A better way to think of Ennahda’s shift in strategy is to ask what lessons the movement drew from its own history. Most important is the way the movement has learned from its experience in the elections of April 1989, during a brief moment of political opening at the start of the Ben Ali regime. Despite running only as independents in a rigged election, Ennahda candidates won about 15 percent of the vote nationwide, and up to 30 percent in some cities, including Tunis, Sousse, Monastir and Bizerte. But they won no seats in parliament, and instead, an intense confrontation developed between the movement and the regime, with mass street demonstrations and a widespread campaign of arrests. This led to a severe repression and the dismantling of the movement.
In jail and in exile, the movement went through a process of evaluation. It admitted that its political ambition had overwhelmed its original cultural and social Islamising project. It accepted that it had failed to build alliances with other opposition parties and that occasional acts of violence had undermined its position. Different trends learned different lessons.
Leaders in exile began to propose reconciliation with the Ben Ali regime, to the frustration of those thousands of Nahdawis languishing in Tunisian prisons. Interviews with Nahdawi leaders since 2011 suggest that the fear of a return to repression remains a powerful motivational force even now. They saw inclusion in coalition government — whatever compromises and costs that might entail — as the strongest protection against the risk of a return to repression.
But others, including some of those who had been in prison, drew different lessons, and in the 2000s, they began to work with non-Islamists in human rights associations or in other opposition parties to challenge the authoritarian regime. Many other ex-prisoners, of course, stayed away from all political and civil society activity altogether because of the punishing weight of repression and social exclusion. For them, the lesson of the confrontation had been that the political ambitions of their leaders had destroyed the years of working to build an Islamist subculture in society. These different lessons go some way to explaining the party-movement split in Ennahda today.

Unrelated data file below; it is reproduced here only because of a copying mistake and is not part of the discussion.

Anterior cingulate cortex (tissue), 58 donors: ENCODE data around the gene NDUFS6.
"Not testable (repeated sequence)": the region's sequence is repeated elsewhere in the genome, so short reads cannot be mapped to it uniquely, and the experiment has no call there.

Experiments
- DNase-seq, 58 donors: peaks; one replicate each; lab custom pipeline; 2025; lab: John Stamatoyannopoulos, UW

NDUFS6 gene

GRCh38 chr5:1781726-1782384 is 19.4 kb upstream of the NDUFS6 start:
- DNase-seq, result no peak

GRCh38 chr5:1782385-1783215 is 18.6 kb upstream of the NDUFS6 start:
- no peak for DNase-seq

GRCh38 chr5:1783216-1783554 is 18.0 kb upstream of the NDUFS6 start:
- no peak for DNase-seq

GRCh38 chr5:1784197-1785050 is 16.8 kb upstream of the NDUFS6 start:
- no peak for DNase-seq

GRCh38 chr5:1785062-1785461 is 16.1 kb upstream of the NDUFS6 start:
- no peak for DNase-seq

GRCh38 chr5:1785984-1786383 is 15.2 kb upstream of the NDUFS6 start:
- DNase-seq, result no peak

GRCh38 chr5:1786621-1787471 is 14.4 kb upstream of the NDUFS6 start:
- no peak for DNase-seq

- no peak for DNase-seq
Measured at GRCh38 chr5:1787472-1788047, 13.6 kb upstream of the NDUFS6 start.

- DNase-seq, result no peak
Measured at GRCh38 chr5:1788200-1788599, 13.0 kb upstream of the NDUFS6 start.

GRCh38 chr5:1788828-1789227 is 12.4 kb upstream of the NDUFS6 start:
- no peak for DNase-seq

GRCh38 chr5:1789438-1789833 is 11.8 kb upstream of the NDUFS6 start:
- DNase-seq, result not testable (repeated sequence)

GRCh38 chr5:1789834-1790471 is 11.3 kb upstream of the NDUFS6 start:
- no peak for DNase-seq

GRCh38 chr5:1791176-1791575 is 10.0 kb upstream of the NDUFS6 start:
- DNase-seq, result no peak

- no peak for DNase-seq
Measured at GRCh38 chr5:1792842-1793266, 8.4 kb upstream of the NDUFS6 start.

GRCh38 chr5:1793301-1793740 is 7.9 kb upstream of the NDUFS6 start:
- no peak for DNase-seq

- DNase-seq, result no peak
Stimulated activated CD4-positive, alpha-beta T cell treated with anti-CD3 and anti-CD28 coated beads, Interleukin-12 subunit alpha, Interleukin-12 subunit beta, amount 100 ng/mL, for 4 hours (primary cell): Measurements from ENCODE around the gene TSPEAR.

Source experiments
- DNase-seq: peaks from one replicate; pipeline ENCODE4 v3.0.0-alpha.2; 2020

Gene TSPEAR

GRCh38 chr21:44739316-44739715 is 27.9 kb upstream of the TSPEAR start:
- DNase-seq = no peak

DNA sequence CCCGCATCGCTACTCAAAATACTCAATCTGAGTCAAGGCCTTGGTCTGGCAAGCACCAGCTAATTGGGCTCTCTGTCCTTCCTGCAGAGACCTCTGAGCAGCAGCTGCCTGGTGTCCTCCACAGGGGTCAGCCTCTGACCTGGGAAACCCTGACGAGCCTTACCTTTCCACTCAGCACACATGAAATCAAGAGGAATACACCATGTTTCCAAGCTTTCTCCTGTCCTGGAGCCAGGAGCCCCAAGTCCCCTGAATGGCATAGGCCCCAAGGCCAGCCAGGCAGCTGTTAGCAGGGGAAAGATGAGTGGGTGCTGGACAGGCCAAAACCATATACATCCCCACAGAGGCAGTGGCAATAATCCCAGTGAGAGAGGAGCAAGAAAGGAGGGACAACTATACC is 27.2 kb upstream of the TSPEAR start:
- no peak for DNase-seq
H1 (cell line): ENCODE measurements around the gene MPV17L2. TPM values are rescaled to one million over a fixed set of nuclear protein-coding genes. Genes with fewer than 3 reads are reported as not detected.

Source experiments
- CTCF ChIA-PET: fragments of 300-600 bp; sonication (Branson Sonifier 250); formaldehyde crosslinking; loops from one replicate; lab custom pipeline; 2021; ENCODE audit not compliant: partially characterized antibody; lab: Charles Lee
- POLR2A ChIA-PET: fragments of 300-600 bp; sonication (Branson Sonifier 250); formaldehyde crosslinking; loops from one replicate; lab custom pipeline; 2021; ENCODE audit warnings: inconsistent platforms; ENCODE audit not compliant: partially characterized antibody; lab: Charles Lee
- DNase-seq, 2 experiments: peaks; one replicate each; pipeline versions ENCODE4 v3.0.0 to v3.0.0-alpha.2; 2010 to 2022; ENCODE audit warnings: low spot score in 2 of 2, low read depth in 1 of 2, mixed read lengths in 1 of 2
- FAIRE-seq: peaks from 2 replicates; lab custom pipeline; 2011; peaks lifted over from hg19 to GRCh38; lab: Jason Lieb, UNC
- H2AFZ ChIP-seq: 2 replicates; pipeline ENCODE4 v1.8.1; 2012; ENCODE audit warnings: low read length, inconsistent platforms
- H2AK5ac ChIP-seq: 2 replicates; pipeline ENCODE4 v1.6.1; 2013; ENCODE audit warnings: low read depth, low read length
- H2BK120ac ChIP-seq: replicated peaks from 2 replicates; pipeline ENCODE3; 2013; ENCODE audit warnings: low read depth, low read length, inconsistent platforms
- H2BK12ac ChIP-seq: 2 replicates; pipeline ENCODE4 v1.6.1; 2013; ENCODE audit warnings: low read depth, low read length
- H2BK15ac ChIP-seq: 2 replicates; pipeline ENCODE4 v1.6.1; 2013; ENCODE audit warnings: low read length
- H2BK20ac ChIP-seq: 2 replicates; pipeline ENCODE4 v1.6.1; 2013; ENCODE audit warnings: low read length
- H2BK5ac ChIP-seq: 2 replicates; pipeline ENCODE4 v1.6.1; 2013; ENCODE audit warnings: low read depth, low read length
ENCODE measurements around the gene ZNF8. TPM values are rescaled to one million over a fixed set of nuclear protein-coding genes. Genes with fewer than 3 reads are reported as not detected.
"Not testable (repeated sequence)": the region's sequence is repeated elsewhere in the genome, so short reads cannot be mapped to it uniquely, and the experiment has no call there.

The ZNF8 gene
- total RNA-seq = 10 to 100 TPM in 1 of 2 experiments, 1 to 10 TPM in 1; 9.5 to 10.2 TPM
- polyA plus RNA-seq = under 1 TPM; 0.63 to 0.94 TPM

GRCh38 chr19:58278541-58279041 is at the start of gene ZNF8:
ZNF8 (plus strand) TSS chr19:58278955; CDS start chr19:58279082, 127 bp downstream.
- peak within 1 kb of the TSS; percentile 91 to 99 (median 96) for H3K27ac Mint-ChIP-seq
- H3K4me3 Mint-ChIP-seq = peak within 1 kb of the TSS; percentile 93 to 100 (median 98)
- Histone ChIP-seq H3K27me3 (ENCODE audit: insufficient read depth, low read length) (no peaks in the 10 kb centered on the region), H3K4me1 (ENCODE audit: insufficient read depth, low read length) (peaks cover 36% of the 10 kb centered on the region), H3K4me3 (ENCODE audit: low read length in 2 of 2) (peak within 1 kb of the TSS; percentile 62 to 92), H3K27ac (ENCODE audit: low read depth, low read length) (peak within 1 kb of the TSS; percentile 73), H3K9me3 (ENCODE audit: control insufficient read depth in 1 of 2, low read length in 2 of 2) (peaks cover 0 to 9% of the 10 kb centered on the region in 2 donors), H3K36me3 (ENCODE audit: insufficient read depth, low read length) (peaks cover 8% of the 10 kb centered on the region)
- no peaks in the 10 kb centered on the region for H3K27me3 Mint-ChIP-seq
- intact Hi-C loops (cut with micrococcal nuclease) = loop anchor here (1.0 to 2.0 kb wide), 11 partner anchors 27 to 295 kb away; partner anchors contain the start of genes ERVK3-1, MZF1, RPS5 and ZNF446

The third explanation for this strategic shift is that it represents a more profound but inconclusive intellectual adaptation. The division into party and movement is not merely a functional separation but an attempt to rethink what it means to be an Islamist movement that competes within a democratic system. This has been under discussion inside the movement for several years, starting well before the 2011 uprising, but it was always contested.
In the final stages of constitution drafting in January 2014, several Ennahda deputies tried in vain to reinsert mention of religious law as a source of legislation or to exclude a guarantee to freedom of conscience. The party’s political vision remains ambiguous. Often, Ennahda has returned to a familiar position of defending or acting as guardian over the Islamic tradition that it regards as authentic to the Tunisian experience. Its strategy of consensus means not just forging pragmatic political alliances but also conceiving of Tunisian society as one homogeneous community with one authentic identity.
The leadership of Ennahda has drawn from its past a sense of the need for caution and inclusion. As a result, the new priority given to a consensus-seeking political strategy is part strategic adaptation, part intellectual shift. However, Ennahda’s leaders are still to convince all of the movement or its political rivals of the value of their new approach.
Rory McCarthy is a doctoral candidate in oriental studies at the University of Oxford and a former Middle East correspondent for the Guardian.